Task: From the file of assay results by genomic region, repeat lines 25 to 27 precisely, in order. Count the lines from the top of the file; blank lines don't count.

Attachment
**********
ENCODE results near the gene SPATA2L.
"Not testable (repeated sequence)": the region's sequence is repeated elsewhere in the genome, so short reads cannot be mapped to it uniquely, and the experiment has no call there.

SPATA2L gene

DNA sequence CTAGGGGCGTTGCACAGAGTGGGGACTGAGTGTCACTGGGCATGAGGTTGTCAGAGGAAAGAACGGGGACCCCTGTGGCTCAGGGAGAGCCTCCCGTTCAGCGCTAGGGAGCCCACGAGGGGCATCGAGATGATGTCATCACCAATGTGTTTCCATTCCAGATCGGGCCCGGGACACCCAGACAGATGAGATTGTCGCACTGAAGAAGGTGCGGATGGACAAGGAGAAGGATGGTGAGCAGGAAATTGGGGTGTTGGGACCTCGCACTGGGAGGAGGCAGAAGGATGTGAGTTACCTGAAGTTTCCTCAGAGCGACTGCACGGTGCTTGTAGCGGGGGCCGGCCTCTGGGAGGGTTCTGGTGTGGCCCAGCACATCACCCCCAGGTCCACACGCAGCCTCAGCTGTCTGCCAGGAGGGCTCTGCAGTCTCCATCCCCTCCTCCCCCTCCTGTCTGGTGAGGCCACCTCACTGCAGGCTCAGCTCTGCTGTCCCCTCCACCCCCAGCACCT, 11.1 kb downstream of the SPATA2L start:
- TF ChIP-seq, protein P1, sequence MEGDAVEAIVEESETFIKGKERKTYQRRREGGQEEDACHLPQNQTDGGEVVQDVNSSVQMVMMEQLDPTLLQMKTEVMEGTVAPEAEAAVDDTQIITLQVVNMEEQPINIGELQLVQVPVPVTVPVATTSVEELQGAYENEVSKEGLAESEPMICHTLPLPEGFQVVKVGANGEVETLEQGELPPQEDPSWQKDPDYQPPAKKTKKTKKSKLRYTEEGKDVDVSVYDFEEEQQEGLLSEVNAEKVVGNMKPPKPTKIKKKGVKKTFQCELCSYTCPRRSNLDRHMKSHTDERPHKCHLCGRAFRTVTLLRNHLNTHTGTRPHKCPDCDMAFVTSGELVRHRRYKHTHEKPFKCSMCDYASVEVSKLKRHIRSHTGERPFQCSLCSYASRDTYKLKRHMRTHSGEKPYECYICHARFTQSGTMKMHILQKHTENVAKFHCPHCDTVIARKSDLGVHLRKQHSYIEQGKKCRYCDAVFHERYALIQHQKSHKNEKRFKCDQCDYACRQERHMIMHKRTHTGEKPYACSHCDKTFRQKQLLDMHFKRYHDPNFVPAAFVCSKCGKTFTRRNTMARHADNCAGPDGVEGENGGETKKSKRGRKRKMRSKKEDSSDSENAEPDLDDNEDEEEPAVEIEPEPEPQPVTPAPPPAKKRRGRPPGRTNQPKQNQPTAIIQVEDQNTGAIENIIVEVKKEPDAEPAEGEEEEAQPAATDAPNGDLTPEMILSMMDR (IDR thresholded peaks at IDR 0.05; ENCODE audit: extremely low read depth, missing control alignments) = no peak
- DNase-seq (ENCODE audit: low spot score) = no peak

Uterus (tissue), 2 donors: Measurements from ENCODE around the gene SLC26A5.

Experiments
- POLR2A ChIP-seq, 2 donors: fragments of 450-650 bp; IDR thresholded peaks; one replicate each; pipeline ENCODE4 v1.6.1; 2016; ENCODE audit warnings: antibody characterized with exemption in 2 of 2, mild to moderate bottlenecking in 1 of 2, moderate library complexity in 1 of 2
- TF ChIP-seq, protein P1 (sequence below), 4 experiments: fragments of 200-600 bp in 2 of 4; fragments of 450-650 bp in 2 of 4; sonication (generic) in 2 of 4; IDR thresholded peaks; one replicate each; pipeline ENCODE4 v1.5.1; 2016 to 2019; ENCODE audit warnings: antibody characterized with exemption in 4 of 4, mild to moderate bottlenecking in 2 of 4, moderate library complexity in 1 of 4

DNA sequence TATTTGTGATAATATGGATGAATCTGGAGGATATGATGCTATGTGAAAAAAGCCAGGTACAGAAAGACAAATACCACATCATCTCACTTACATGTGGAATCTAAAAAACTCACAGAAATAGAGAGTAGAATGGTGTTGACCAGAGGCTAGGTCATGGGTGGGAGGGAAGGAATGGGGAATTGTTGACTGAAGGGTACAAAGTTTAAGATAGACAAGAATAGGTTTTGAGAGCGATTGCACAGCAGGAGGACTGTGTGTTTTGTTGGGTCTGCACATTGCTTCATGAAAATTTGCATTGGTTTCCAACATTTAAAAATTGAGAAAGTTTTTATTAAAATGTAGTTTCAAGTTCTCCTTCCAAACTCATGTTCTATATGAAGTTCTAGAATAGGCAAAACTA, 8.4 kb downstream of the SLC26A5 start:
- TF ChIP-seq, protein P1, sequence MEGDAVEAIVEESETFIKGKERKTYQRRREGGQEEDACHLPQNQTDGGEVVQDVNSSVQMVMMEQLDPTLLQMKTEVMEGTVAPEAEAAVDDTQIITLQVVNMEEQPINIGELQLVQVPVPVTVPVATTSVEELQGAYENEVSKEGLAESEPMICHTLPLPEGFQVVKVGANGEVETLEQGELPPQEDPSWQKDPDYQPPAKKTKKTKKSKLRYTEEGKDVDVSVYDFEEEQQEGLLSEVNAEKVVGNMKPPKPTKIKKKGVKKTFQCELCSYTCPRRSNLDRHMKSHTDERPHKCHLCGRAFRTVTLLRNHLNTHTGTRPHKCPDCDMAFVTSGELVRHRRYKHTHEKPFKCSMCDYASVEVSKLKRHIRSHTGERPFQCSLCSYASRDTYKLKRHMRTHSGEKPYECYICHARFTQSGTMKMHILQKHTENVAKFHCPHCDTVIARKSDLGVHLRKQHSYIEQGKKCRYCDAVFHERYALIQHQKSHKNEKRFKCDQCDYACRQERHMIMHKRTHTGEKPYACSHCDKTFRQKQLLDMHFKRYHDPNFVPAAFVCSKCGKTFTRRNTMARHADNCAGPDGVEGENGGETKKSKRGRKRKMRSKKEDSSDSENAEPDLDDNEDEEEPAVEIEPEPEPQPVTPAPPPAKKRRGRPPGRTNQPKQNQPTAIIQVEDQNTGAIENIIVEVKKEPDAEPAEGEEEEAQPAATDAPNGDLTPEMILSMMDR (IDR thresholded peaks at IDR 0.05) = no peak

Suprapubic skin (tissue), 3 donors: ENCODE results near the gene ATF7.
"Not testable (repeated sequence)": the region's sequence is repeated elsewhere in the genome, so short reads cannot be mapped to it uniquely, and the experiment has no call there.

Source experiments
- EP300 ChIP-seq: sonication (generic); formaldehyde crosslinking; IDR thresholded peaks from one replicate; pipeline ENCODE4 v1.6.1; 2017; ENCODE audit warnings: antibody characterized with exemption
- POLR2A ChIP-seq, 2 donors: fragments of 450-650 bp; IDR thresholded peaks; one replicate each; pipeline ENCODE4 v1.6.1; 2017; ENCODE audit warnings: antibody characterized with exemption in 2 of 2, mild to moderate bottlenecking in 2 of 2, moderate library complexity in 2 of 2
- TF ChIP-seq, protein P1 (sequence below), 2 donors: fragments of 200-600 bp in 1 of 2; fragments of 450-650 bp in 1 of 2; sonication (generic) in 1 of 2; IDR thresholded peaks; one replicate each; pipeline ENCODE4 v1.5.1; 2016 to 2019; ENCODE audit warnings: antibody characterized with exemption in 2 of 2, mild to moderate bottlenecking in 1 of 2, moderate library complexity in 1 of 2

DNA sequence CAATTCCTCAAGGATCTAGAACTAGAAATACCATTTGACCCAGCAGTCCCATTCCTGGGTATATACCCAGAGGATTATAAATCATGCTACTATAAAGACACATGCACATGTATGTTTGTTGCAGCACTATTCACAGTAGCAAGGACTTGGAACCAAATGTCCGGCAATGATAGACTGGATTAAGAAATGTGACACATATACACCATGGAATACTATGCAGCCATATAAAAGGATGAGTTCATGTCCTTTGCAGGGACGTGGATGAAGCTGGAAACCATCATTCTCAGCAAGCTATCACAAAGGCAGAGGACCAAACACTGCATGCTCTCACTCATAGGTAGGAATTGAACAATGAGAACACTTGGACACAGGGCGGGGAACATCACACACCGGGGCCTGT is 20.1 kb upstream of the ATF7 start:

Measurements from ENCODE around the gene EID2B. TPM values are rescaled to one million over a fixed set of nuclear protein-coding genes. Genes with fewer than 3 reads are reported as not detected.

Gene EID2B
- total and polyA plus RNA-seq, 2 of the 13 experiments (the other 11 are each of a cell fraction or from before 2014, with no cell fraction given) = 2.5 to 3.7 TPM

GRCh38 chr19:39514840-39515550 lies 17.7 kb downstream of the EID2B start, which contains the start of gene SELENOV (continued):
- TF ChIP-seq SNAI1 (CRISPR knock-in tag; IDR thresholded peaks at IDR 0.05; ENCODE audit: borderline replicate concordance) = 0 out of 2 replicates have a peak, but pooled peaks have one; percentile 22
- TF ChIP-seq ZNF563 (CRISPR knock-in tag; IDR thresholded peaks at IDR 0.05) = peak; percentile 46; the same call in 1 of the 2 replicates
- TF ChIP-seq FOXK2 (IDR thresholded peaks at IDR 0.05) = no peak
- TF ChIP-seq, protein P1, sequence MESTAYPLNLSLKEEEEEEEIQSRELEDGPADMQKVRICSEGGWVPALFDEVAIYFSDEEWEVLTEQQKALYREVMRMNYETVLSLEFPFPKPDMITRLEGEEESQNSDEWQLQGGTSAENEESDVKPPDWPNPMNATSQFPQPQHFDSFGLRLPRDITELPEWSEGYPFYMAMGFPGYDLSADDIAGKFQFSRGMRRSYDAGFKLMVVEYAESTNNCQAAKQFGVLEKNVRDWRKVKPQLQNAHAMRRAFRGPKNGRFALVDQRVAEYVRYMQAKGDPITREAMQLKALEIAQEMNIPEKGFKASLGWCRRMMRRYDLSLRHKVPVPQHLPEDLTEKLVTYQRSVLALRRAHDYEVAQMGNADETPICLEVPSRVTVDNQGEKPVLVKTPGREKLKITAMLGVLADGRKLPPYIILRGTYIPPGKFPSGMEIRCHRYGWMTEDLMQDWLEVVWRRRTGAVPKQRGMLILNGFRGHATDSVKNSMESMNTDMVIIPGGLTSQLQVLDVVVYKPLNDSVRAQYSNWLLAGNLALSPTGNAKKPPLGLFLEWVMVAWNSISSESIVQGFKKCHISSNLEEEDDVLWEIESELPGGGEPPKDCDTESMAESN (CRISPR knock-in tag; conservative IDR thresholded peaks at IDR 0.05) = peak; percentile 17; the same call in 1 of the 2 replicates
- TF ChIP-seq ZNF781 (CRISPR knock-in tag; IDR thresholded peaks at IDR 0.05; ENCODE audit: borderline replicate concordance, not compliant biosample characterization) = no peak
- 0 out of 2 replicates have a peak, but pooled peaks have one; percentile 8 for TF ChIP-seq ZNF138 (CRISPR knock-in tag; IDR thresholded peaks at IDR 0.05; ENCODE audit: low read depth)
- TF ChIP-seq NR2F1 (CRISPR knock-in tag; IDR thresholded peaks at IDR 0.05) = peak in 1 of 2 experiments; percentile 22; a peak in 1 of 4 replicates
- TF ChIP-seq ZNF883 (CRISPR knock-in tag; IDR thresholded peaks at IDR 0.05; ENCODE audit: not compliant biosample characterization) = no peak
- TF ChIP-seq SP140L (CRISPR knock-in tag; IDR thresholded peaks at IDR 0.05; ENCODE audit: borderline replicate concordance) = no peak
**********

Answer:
- TF ChIP-seq ZNF563 (CRISPR knock-in tag; IDR thresholded peaks at IDR 0.05) = peak; percentile 46; the same call in 1 of the 2 replicates
- TF ChIP-seq FOXK2 (IDR thresholded peaks at IDR 0.05) = no peak
- TF ChIP-seq, protein P1, sequence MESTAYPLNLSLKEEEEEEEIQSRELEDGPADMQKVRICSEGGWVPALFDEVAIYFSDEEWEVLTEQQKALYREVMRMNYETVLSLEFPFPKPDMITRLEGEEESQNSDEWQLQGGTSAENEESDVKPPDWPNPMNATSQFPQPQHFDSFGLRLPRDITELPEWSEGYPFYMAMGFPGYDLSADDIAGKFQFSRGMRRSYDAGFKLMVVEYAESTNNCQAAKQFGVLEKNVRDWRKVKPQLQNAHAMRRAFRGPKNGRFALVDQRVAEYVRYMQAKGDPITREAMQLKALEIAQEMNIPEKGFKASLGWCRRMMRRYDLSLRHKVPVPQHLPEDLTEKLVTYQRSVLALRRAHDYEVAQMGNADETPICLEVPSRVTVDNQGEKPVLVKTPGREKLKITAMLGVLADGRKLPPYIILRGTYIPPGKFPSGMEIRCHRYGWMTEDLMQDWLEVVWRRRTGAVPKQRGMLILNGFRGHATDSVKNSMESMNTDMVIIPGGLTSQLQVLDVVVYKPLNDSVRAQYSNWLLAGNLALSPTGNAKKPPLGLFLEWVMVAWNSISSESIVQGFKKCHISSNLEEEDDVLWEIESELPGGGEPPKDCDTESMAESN (CRISPR knock-in tag; conservative IDR thresholded peaks at IDR 0.05) = peak; percentile 17; the same call in 1 of the 2 replicates